7th April 2005
Today I submitted my resignation. I have a dream job, but all good things come to an end. Canít the bustling crowds see that my world is undergoing major change Ö yet again? It is a glorious afternoon, sipping a cappuccino at a harbourside cafť in Sydney, watching the sun set behind the Harbour Bridge, and the ferries leaving their trails of white froth as they come and go. I sit here with friends, and weíre dreaming big! The focus of our dreams, and the reason for my resignation, is a small Chinese province of Ďonlyí 1 Ĺ times the population of my homeland. It has been ten years to the day since I first left Australia to make a life in China. Itís all beginning again.
7th April 1995
I gaze down on our beautiful harbour city from the air, feeling very small. Will I ever be back? Today is the culmination of years of preparation. The support of people is overwhelming. I feel as though Iím gently lifted up on a cloud instead of rocketing through the air on a jumbo. Yet at the same time, I fear bursting through the cloud, crashing to the ground, thereby disappointing so many good, generous people. My head tells me that Iím in Godís hands and need fear nothing. My heart already feels the icy grip of loneliness and the paralyzing fear of failure. Just hours ago, I was with family and friends, confident that I was about to change the world. Now Iím acutely aware that Iím just one little person out here in a very big world.
I strengthen my resolve. Today, not only do I give up my homeland of 27 years, but I also surrender coffee and the hope of a man in my life. Everyone knows that my adopted homeland, China, only has tea and Bible women!
Ten years Ö everything is different and yet nothing has changed. Older and wiser, perhaps, I look back on a decade of being a little person in Godís hands - eight years in China, and two in Australia.
Chinese is a rich, beautiful language, and Iíve thoroughly enjoyed learning it. Much as I enjoy life here, though, at times it has been difficult and desperately lonely as Iíve struggled to fit into cultures not my own. Nevertheless, time after time, Iíve seen God provide friends, finances, visitors from home and even coffee!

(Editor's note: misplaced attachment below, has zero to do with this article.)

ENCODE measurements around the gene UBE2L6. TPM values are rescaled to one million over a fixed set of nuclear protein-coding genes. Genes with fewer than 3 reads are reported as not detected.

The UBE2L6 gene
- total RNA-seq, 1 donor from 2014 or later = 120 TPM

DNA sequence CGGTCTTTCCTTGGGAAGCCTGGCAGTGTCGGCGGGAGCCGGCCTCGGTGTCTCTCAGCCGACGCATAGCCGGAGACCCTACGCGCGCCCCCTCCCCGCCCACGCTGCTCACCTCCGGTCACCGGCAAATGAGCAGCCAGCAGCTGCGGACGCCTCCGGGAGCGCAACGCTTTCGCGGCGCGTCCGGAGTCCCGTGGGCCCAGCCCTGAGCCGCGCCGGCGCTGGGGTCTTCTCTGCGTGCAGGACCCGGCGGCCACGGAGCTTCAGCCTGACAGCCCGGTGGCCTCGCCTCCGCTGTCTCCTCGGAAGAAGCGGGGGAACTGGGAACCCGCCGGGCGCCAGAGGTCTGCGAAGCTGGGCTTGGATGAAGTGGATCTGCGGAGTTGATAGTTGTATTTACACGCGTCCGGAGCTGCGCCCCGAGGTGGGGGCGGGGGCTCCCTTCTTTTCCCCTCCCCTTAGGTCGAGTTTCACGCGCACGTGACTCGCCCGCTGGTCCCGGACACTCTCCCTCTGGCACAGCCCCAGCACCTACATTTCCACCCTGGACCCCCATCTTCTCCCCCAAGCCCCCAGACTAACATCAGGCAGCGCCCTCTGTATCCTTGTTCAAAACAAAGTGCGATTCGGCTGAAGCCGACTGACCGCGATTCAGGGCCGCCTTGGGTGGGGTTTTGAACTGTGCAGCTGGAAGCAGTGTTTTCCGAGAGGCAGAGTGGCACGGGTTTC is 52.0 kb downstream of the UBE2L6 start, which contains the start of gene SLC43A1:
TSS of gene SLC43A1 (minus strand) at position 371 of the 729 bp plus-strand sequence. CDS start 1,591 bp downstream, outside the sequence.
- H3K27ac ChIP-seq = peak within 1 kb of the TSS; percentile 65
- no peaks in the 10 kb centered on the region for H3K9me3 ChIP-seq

When I left Australia one decade ago, I genuinely feared failure. Through living in China, God has cured me of that! After youíve failed, life goes on.
I was determined to Ďbecome Chineseí. Iíve had to accept that I never will be an insider, although still aim to be as Chinese as a big-nosed, blue-eyed foreigner can be.
I was determined to Ďchange the worldí. Iíve come to realize, however, that Iím one little person in an enormous mass of humanity. The task is way beyond me. Yet God has given me the privilege of a small part in His work.
I was determined to be an exemplary cross-cultural worker, a modern-day Hudson Taylor. One day, I would write my memoirs as a guide to the generations behind me. Iíve had some interesting experiences, though, and through them, learned that nothing I do has any value outside of relationships with God and the people around me. Nothing!
Ten years down the track, there are several Australians on the verge of joining me in that exotic land. This brings a huge grin to my face. I still have doubts about my abilities, and fear letting down those who send me and those who will join me. I will certainly miss the relationships Iíve formed during these two years back at home. Yet I prepare to return, confident in Godís presence there as always.
Iím older and wiser now. I no longer have resolutions to give up coffee or men for God. In fact, theyíve built a lovely little coffee shop in Ďmyí town in China. You can even buy cappuccinos, served with a rosebud on top. I have no aspirations to change the world, or even my own small corner of it. The only thing to which I aspire is good relationships, first with God and then with those around me.
7th April 2015 Ė this is as yet a blank page. I wonder what words my diary will contain then? The next decade, as the last, is in our Lordís hands Ė thank God!
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